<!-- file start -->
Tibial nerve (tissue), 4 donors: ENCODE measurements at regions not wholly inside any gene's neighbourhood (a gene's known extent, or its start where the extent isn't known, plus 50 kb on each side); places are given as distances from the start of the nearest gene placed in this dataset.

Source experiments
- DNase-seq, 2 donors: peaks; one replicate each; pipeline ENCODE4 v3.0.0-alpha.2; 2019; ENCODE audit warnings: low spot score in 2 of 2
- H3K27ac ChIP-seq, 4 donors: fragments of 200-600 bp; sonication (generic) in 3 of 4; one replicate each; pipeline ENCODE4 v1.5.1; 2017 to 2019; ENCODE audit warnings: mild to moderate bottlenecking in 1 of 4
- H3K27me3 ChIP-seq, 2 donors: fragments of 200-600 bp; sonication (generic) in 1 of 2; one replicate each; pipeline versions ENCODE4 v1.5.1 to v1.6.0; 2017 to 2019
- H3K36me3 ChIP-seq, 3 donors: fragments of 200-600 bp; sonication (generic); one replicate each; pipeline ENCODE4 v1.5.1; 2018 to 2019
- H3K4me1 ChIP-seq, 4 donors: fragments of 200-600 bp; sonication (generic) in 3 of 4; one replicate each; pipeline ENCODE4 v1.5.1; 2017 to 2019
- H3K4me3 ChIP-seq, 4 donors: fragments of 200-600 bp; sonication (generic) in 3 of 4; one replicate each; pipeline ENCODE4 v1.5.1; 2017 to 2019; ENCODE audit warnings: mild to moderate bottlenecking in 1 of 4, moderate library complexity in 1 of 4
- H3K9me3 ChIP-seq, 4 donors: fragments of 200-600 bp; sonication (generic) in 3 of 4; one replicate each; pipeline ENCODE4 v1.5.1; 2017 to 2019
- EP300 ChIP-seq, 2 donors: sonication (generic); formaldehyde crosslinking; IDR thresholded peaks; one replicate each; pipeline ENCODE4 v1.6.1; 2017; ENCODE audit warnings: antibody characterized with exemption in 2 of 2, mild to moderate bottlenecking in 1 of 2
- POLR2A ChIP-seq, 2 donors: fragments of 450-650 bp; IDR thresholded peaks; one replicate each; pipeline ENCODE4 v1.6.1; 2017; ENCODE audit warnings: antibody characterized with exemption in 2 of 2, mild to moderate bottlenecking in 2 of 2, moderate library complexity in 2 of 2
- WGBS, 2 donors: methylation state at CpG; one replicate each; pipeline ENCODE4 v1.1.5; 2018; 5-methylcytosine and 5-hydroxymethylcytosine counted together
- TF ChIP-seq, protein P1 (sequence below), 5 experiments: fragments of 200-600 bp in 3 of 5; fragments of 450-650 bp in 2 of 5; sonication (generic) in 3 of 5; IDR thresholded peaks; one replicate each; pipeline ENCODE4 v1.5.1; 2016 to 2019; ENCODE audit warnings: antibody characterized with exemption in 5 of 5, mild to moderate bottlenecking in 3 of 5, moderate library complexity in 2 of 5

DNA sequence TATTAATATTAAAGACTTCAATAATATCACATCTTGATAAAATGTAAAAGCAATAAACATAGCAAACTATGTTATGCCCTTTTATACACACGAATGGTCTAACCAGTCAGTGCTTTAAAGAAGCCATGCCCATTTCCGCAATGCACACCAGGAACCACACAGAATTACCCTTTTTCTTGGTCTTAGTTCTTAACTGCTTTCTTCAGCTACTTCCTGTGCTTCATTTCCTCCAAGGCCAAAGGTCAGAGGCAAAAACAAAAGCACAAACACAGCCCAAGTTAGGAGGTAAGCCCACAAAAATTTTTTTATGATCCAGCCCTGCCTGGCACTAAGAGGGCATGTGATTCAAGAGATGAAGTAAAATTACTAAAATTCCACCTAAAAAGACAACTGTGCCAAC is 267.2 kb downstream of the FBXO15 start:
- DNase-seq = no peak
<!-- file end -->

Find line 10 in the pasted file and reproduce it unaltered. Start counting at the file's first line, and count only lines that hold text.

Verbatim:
- EP300 ChIP-seq, 2 donors: sonication (generic); formaldehyde crosslinking; IDR thresholded peaks; one replicate each; pipeline ENCODE4 v1.6.1; 2017; ENCODE audit warnings: antibody characterized with exemption in 2 of 2, mild to moderate bottlenecking in 1 of 2